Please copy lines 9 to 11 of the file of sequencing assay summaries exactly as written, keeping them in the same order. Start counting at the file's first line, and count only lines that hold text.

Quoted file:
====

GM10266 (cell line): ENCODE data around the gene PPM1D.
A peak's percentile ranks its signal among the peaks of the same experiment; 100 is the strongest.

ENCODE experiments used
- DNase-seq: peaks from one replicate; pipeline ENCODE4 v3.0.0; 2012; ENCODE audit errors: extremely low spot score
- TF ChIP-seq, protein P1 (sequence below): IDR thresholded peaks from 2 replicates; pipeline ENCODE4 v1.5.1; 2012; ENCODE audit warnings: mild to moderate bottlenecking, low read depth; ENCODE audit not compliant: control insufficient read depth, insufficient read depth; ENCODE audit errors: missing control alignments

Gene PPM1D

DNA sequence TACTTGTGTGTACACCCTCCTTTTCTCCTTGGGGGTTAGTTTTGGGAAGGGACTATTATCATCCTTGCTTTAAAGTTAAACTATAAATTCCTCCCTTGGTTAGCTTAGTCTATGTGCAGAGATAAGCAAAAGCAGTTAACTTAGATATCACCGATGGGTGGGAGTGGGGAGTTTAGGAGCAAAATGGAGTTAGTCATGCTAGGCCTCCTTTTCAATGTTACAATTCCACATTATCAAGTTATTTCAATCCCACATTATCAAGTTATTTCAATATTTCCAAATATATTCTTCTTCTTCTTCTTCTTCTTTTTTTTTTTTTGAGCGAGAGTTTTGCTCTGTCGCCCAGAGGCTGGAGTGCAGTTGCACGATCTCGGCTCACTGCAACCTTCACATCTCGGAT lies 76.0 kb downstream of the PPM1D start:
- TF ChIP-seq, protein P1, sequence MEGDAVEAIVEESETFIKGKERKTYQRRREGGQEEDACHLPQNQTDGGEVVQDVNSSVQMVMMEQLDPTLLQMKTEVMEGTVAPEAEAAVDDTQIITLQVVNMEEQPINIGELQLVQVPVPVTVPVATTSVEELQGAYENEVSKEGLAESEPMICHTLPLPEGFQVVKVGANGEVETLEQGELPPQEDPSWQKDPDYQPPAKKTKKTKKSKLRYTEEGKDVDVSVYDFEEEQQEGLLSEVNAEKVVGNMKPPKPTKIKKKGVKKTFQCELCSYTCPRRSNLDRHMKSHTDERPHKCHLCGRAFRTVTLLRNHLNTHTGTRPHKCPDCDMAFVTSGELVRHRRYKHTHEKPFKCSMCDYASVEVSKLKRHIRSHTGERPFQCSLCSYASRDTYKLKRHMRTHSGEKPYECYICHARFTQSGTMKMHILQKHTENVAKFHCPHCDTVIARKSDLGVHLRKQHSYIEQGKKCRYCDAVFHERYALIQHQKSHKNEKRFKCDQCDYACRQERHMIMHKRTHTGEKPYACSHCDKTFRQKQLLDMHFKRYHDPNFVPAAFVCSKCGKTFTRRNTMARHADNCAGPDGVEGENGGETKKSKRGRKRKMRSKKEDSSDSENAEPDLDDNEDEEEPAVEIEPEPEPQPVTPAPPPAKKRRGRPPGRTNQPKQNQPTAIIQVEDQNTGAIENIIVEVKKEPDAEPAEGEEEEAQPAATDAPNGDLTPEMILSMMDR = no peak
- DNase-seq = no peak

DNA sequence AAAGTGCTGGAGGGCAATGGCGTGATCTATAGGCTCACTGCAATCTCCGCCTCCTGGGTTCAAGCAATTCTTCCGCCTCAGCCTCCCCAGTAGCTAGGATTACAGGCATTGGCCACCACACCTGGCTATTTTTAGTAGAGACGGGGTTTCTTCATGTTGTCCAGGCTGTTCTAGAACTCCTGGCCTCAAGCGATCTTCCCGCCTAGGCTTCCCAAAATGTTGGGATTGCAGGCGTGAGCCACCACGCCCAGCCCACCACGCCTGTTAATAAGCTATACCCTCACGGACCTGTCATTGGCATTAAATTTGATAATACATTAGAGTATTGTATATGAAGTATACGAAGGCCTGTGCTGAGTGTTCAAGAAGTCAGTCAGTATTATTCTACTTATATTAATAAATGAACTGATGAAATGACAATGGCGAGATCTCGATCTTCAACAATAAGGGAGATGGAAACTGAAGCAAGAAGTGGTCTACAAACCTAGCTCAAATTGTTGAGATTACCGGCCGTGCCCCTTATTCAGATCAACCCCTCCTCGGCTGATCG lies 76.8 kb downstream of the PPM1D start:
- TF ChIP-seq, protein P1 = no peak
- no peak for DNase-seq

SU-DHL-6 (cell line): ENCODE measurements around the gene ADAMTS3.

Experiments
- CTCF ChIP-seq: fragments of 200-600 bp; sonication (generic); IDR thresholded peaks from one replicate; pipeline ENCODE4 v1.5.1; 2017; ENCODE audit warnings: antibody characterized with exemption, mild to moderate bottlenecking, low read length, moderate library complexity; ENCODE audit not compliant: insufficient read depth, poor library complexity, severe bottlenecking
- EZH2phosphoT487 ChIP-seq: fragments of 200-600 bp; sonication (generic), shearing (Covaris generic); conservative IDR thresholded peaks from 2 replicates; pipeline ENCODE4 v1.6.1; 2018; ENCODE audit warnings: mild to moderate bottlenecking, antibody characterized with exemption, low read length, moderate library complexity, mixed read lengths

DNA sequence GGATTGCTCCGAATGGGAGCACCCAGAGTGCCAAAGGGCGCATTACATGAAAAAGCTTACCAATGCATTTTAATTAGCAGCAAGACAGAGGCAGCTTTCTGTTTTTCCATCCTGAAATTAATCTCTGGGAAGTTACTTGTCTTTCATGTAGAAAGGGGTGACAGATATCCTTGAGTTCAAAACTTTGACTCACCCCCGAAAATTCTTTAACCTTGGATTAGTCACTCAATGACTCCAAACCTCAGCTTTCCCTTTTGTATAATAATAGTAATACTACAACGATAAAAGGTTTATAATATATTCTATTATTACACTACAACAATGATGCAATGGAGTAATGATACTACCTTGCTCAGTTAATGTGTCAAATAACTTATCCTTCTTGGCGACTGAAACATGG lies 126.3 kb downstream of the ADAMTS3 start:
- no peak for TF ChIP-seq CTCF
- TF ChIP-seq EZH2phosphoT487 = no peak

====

- DNase-seq = no peak

DNA sequence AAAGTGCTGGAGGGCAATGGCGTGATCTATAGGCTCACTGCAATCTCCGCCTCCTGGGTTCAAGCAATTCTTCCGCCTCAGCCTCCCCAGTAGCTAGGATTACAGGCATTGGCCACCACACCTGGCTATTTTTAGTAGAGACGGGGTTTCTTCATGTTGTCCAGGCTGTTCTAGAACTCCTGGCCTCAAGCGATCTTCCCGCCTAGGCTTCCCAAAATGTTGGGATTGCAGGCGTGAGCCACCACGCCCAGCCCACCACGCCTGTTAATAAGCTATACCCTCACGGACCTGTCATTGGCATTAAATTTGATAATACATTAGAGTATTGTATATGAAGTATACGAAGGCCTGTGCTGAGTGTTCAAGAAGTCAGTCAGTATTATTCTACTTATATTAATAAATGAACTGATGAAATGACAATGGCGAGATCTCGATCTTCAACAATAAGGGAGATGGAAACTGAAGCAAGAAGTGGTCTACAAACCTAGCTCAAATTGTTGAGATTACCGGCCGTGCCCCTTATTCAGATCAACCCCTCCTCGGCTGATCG lies 76.8 kb downstream of the PPM1D start:
- TF ChIP-seq, protein P1 = no peak